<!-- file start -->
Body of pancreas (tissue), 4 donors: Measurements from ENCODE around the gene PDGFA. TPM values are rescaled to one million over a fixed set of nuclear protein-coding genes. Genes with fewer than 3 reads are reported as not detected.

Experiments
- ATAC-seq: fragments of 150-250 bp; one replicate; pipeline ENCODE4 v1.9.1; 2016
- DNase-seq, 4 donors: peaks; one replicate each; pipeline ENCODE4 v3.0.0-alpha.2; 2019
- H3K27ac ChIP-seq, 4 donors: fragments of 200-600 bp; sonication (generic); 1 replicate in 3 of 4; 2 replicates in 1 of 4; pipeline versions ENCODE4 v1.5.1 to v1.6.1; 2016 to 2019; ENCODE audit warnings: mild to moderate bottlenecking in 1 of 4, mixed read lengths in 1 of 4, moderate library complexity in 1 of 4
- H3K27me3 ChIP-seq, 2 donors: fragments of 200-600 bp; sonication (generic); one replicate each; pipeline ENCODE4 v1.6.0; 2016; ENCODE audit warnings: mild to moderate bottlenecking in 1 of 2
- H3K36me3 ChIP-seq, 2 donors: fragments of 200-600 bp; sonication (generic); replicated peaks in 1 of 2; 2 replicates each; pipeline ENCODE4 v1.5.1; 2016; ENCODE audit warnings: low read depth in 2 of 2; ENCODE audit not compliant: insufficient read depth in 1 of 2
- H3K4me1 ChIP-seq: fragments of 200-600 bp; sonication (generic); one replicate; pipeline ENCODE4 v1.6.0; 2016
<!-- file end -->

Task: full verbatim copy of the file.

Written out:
Body of pancreas (tissue), 4 donors: Measurements from ENCODE around the gene PDGFA. TPM values are rescaled to one million over a fixed set of nuclear protein-coding genes. Genes with fewer than 3 reads are reported as not detected.

Experiments
- ATAC-seq: fragments of 150-250 bp; one replicate; pipeline ENCODE4 v1.9.1; 2016
- DNase-seq, 4 donors: peaks; one replicate each; pipeline ENCODE4 v3.0.0-alpha.2; 2019
- H3K27ac ChIP-seq, 4 donors: fragments of 200-600 bp; sonication (generic); 1 replicate in 3 of 4; 2 replicates in 1 of 4; pipeline versions ENCODE4 v1.5.1 to v1.6.1; 2016 to 2019; ENCODE audit warnings: mild to moderate bottlenecking in 1 of 4, mixed read lengths in 1 of 4, moderate library complexity in 1 of 4
- H3K27me3 ChIP-seq, 2 donors: fragments of 200-600 bp; sonication (generic); one replicate each; pipeline ENCODE4 v1.6.0; 2016; ENCODE audit warnings: mild to moderate bottlenecking in 1 of 2
- H3K36me3 ChIP-seq, 2 donors: fragments of 200-600 bp; sonication (generic); replicated peaks in 1 of 2; 2 replicates each; pipeline ENCODE4 v1.5.1; 2016; ENCODE audit warnings: low read depth in 2 of 2; ENCODE audit not compliant: insufficient read depth in 1 of 2
- H3K4me1 ChIP-seq: fragments of 200-600 bp; sonication (generic); one replicate; pipeline ENCODE4 v1.6.0; 2016